New manager seeks to change venue’s reputation, but residents have their reservations
Over the last decade, the space at 270 Post Ave. has changed names several times, operating as Sambuca, Avanti, 270 West and Oasis. But one thing has remained consistent—the nightclubs have remained a consistent headache for nearby residents and the Village of Westbury board of trustees, with the latest iteration of the space shut down after a gun was fired in the parking lot.
But Peter Rafano wants to change the reputation of the Post Avenue space, with the goal of transforming the venue into Icon Kitchen and Cocktails. The restaurant, which will serve American fare during brunch, lunch and dinner, will include a sports bar and on Thursday, Sept. 6, manager Rafano appeared before the board to ask them to consider a special permit that would allow him to stay open every day from 10 p.m. to 2 a.m.
Rafano, operating under Westbury Hospitality LLC, said he was seeking an extension of his hours due to sports games which often start and end late.
Village Mayor Peter Cavallaro questioned if extended hours were necessary for every day of the week.
“This is a new establishment, you don’t really know what to expect,” Cavallaro noted. “Usually we get applications for Friday, Saturday, sometimes Sunday. During the middle of the week, I’m not sure why you need it.”
Rafano noted that the schedule would vary by season, with games on varying days of the week.
However, residents at the recently-constructed Newton Gardens Condominium and surrounding area expressed frustration with the history of loud music, rowdy patrons and disorderly conduct that has emanated from 270 Post Ave. Several residents in the condominium complex as well as neighbors near the Post Avenue property attended the Thursday, Sept. 6, meeting to voice their opposition to Rafano’s application to stay open past 10 p.m.
“The concern comes from what we’ve been through on countless, sleepless nights. We do have our suspicions and doubts and we want to be supportive but are going to be walking on eggshells at this point,” said Cross Street resident Sunny Gurnani. “We don’t want to stop anyone from pursuing their dream and having their own business, but I think there has to be a peaceful balance between residents as well as people being able to run a business.”
Meeting attendees circulated a petition titled “No Nightclub in Westbury,” which was signed by both neighbors and businessowners.
“Here we are again, with this scenario coming around again,” said Sammy, a Newton Gardens resident. “It’s new management, everything is always new but the scenario always has the same ending…We have this lineage of activity…and we have extraordinary concern about what’s going to happen.”
Cavallaro noted that the building has operated as a restaurant and bar for several years and that it was up to the village, State Liquor Authority (SLA) and Nassau County Police Department to monitor activity at the location. There are five pages of conditions, including safety, trash, noise and parking lot conditions, that Rafano would have to abide by as well.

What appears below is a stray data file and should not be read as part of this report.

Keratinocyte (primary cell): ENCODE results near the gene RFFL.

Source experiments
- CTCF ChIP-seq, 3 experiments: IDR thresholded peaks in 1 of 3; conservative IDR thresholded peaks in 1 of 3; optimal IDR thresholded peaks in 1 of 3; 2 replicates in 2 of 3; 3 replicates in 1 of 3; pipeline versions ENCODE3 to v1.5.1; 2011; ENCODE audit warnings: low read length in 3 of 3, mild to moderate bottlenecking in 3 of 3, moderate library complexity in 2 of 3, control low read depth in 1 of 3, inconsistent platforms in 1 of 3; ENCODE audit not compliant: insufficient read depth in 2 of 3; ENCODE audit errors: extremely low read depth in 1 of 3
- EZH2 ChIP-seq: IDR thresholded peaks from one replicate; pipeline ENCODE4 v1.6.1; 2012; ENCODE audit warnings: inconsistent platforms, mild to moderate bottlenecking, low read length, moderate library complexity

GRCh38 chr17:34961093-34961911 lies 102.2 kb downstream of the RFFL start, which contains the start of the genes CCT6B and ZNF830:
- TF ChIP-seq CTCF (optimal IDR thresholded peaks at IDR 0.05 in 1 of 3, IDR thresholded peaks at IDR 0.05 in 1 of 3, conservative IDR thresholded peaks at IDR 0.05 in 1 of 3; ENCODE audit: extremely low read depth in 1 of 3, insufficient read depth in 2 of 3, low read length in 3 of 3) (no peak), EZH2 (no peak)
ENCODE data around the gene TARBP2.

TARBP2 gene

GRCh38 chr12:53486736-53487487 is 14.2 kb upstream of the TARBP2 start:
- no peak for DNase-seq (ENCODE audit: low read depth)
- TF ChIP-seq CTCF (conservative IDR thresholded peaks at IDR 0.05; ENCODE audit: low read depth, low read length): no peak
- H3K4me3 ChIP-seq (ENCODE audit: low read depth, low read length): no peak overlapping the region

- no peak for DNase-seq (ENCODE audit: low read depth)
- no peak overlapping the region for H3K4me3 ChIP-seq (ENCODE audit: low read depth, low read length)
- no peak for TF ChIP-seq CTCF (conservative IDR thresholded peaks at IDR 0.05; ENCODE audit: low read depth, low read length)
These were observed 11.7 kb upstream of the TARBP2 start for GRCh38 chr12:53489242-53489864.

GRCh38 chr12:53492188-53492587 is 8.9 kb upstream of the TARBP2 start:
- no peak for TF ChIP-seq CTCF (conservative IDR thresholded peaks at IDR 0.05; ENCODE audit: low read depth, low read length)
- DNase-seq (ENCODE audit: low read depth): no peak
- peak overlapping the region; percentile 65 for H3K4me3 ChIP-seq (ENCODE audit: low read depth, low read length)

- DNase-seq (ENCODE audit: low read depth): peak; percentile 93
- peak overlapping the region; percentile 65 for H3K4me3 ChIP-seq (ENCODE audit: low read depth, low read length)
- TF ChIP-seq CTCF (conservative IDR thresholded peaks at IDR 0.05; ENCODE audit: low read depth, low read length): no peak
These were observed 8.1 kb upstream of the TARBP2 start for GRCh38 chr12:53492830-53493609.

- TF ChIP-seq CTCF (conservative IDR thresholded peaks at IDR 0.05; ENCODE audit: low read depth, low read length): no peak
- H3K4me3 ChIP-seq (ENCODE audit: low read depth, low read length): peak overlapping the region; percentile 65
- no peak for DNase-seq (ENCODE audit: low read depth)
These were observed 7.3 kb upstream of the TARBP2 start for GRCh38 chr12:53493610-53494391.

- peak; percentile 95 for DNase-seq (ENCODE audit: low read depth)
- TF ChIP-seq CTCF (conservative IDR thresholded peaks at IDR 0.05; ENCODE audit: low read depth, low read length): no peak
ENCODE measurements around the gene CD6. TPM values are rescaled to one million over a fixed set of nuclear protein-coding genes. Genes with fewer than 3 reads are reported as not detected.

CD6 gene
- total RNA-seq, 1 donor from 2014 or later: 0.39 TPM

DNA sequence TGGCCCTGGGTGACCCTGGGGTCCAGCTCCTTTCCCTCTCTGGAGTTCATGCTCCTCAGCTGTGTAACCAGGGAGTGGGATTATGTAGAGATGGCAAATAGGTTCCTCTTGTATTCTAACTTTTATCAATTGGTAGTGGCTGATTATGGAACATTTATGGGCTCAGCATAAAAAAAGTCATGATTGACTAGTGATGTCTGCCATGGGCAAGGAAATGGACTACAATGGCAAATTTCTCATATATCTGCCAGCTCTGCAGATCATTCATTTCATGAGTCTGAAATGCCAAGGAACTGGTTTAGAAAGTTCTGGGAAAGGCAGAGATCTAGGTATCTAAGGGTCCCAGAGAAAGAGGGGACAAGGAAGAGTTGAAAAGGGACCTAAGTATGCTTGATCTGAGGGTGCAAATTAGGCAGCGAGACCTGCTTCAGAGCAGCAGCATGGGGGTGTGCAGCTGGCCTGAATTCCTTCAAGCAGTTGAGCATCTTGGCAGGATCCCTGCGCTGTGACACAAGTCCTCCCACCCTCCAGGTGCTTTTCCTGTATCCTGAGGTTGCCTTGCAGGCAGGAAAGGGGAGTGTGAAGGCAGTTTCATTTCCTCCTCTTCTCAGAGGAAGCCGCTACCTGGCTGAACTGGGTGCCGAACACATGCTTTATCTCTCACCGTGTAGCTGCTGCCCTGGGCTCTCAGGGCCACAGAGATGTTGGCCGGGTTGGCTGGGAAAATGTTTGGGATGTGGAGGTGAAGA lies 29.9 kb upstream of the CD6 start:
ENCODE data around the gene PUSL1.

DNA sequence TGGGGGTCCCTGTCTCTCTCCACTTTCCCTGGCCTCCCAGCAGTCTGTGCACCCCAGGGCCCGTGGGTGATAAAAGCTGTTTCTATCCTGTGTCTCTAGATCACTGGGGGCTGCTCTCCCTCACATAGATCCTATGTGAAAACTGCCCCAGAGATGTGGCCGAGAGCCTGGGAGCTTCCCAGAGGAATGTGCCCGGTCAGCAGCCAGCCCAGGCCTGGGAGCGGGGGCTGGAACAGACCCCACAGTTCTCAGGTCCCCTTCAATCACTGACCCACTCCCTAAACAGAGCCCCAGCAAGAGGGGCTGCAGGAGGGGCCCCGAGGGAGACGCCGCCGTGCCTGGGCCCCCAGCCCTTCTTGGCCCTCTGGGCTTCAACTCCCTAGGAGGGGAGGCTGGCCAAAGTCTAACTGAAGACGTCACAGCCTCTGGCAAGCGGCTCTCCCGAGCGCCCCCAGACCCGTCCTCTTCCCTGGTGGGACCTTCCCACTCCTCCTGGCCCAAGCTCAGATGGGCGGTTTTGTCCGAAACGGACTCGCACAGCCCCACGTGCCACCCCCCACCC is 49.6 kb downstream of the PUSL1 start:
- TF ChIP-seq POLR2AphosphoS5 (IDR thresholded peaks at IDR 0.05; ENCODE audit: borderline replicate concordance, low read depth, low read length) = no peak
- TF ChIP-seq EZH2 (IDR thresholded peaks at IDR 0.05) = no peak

“The property owner of this property has the legal right to lease this property…the zoning code permits the use,” said Cavallaro. “You can’t hold the sins of some prior bum who was running the place against someone who is trying to come in…if this gentleman runs the establishment he says he’s going to run, it adds something to downtown and it’s up to us to regulate the conduct while he’s there.”
Previously, the village had shut down Avanti and Oasis (both were under the same management) due to noise complaints, SLA activity, repeated police calls and promotional materials advertising Avanti was hosting a “swingers party.”
Rafano said he did not have any personal or business relationship with the prior owners of Avanti.
“It took three months to commit to the lease because [the realtor] told me about the past venue,” Rafano said. “But then I still pursued it because I’m not doing anything like that. In the past, the only thing I’ve been involved with is restaurants and bars.”
Rafano’s prior experience includes running nine New York City venues as a general manager and acting as a promotional/marketing director. He said he is not planning to have a DJ or any loud music at Icon and will do most of his marketing online. The space can hold 176 people (less than prior uses which were 220) and will be comprised of 70 percent restaurant and 30 percent sports bar, said Rafano.
“It’s completely different from a nightclub,” he said.
When asked if a shorter permit period could be extended instead of the 12 months, Cavallaro noted that the village could revoke the permit anytime they violate their conditions or repetitive issues—such as multiple police calls, arrests or SLA interventions—at the site.
The board will make a decision on or before their next public hearing on Oct. 4. Rafano is planning to do façade work over the next few months and is hoping to open Icon the first weekend of October.
Do you think Icon should be allowed to stay open past 10 p.m.? Share your thoughts with me at firstname.lastname@example.org.